button to main menu  Observations on Picturesque Beauty, vol.2 p.40

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vol.2 p.40
... As we rode nearer the northern limit of this chain, Skiddaw, which is by much the highest mountain, appeared in perspective, the least. Behind these mountains arise, in order, Mosedale-fell - Carric - and Caudbeck - the tops of which we sometimes saw, from the higher grounds, peering, in their blue attire, over the concave parts of the browner mountains, which stood nearer the eye.
Between us, and this circular chain, which occupied the whole horizon on the left, was spread a very extensive vale; stretching from side to side hardly less the seven or eight miles; and in length winding out of sight. It is a scene of little beauty, except what arises from the gradation of distance: but it suggests an idea of greatness; which space, and grand boundaries, however unadorned, will always suggest.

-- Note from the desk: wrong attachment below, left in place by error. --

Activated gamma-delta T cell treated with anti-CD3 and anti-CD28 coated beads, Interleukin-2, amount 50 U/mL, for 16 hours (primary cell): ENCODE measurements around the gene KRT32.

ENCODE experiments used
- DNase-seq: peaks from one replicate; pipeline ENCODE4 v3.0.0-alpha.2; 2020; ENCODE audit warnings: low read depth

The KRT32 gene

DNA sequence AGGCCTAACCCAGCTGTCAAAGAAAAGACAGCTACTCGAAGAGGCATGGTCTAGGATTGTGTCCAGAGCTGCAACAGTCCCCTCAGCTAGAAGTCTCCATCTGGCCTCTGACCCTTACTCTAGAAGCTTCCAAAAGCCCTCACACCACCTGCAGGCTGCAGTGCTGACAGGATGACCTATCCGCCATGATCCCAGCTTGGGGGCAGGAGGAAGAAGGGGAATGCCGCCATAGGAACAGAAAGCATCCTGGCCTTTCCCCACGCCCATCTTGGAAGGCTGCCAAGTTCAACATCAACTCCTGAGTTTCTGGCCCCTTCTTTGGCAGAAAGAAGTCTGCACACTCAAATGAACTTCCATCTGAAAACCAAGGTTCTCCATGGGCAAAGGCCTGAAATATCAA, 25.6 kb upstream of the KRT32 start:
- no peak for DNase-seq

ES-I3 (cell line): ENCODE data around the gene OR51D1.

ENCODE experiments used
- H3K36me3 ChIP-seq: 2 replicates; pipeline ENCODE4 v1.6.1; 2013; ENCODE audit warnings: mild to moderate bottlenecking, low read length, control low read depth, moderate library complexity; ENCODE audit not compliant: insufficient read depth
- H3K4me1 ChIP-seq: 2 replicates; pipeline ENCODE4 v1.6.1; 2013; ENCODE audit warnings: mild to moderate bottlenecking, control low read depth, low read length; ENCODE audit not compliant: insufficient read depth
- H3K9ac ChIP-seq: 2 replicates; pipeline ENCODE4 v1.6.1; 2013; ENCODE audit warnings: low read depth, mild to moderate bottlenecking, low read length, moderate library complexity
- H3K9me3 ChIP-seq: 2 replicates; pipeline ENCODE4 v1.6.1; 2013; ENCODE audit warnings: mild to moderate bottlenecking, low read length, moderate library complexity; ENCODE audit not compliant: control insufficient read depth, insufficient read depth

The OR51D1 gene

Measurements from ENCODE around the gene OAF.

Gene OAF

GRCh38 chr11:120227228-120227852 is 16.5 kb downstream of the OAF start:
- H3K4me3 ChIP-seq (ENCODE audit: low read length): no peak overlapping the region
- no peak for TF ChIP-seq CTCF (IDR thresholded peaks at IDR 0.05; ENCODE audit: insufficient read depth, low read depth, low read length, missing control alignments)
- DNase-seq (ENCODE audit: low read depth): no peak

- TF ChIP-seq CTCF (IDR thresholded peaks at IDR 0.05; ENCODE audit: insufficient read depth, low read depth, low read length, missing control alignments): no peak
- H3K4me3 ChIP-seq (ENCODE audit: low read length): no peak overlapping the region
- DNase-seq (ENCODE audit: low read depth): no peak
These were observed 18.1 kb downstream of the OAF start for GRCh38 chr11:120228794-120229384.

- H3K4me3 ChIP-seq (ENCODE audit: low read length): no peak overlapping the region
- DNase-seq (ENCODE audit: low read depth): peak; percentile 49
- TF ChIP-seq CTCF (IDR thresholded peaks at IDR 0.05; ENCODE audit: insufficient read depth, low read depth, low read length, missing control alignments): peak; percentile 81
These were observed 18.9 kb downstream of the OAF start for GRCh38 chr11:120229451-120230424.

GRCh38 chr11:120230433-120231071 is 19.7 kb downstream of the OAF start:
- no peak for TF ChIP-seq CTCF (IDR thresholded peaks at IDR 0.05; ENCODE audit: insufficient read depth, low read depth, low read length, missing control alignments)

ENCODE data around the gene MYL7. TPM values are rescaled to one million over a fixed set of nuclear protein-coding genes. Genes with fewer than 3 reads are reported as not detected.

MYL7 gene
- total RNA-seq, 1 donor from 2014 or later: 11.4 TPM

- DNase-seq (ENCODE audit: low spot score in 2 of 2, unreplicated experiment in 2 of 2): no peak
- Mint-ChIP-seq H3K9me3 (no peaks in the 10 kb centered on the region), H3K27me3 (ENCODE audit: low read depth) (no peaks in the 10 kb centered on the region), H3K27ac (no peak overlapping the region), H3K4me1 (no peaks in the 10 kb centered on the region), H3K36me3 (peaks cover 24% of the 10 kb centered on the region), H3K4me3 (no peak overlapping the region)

This idea hath sometimes misled the tasteless improver of little scenes. He has heard, that space gives beauty; but not knowing how to accommodate the rule to circumstances, he
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